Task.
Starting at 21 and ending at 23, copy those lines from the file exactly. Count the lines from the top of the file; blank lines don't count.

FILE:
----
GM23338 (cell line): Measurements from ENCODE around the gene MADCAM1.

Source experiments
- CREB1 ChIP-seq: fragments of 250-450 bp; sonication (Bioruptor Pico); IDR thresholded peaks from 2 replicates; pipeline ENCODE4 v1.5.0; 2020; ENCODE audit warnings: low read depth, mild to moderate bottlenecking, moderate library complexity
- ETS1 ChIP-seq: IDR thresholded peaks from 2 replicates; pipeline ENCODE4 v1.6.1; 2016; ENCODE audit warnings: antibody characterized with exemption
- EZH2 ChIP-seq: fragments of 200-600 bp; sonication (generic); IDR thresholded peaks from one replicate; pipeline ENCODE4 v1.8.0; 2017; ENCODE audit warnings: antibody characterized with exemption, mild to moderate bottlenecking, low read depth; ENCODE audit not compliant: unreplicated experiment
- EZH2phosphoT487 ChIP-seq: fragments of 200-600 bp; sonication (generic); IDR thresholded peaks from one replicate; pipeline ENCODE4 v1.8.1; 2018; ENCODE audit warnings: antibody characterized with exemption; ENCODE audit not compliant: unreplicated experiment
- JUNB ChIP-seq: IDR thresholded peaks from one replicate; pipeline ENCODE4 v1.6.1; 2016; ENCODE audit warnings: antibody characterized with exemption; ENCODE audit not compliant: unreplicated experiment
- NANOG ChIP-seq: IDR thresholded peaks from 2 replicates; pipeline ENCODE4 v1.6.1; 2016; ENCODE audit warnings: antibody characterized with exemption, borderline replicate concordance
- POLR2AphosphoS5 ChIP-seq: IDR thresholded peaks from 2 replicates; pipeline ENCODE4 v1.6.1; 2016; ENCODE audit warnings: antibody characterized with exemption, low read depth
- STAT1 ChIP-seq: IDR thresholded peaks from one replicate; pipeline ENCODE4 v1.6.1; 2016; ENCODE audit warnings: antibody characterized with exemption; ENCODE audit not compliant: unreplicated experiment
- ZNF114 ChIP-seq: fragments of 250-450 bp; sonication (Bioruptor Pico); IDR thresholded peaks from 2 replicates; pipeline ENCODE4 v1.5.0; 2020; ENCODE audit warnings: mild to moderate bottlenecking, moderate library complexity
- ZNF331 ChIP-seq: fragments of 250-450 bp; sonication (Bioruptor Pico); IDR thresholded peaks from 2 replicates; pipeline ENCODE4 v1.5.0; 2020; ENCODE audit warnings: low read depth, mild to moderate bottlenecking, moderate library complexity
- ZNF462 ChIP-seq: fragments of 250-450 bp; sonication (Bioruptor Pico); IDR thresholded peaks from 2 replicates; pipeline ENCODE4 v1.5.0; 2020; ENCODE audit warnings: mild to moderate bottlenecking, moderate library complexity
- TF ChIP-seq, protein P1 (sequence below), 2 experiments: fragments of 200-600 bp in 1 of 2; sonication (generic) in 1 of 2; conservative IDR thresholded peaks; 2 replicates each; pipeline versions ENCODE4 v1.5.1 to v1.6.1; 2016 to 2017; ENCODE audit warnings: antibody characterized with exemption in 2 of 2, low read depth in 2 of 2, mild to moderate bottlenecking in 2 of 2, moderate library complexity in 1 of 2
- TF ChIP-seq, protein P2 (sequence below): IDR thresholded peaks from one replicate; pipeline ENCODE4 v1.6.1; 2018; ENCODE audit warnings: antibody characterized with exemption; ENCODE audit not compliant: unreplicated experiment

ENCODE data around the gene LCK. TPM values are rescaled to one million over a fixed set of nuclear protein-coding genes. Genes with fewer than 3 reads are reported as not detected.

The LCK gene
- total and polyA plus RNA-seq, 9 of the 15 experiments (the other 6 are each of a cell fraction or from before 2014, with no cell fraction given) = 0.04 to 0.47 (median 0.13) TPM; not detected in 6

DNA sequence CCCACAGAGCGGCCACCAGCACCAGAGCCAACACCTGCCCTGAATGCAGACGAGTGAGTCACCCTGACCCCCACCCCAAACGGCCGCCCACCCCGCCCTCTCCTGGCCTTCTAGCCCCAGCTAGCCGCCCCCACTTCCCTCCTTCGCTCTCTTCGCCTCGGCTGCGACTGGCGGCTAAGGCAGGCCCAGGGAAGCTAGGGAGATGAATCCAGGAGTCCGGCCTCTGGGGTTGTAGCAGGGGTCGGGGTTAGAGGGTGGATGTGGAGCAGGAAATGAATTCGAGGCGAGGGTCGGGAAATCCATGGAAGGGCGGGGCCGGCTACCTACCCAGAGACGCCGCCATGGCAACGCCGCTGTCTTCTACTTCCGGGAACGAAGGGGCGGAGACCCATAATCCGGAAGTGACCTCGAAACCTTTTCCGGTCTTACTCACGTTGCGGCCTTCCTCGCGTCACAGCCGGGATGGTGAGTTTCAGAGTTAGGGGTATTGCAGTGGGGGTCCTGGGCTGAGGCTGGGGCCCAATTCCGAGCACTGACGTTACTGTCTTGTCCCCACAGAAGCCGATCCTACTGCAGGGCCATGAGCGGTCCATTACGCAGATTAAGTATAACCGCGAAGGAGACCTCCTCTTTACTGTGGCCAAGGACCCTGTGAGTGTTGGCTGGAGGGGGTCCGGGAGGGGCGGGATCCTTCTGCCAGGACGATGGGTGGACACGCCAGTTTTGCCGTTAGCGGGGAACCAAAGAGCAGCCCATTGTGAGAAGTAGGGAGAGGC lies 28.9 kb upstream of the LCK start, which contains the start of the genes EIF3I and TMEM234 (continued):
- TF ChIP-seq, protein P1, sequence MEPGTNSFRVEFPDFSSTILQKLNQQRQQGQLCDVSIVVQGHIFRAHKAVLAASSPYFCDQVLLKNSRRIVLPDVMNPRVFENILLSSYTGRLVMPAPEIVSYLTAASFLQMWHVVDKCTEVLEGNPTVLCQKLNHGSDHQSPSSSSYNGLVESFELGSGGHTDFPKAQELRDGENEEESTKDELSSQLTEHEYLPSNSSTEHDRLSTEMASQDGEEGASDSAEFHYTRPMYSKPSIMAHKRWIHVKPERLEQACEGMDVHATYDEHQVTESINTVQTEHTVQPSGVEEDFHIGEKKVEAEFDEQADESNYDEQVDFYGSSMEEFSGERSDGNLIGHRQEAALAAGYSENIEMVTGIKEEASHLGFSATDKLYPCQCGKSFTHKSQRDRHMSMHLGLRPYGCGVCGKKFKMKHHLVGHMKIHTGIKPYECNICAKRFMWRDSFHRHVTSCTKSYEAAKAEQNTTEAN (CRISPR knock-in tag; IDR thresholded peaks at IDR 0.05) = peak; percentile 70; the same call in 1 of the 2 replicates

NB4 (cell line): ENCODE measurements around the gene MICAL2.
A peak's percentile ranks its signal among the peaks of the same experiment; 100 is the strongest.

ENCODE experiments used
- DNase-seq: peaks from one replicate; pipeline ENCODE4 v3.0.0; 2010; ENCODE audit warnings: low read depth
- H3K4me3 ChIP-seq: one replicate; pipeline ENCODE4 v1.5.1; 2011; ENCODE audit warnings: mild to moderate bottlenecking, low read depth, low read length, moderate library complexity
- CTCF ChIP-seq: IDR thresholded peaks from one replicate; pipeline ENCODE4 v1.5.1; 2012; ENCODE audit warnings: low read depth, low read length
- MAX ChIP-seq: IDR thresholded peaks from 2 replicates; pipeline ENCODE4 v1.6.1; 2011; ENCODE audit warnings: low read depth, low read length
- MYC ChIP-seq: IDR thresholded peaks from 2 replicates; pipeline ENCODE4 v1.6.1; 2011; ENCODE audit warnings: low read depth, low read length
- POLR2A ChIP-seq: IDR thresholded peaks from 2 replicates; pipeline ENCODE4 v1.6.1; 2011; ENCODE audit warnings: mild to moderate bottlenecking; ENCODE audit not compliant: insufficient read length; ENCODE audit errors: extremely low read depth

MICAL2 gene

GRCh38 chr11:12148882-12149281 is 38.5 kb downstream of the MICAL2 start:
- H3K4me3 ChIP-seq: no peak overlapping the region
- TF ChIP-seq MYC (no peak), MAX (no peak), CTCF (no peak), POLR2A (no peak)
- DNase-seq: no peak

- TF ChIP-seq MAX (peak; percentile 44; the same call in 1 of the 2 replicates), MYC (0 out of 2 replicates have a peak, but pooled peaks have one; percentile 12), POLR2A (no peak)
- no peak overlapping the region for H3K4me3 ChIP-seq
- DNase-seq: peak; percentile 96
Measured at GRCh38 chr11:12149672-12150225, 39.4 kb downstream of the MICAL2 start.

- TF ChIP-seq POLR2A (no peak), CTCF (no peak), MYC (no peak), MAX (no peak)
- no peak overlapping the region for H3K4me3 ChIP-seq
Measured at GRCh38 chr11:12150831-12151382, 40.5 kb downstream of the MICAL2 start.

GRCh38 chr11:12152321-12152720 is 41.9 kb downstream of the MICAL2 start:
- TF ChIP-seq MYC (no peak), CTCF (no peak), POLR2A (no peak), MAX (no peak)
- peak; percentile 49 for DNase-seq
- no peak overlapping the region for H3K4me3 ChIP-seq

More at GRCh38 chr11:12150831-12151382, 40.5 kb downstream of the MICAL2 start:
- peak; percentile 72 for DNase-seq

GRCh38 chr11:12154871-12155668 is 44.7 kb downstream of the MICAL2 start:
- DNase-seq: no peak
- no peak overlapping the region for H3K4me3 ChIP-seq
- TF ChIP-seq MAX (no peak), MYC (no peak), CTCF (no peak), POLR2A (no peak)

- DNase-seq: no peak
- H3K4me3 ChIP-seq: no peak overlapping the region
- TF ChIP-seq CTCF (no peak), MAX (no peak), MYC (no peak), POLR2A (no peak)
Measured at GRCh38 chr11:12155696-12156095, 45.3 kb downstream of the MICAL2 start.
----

NB4 (cell line): ENCODE measurements around the gene MICAL2.
A peak's percentile ranks its signal among the peaks of the same experiment; 100 is the strongest.

ENCODE experiments used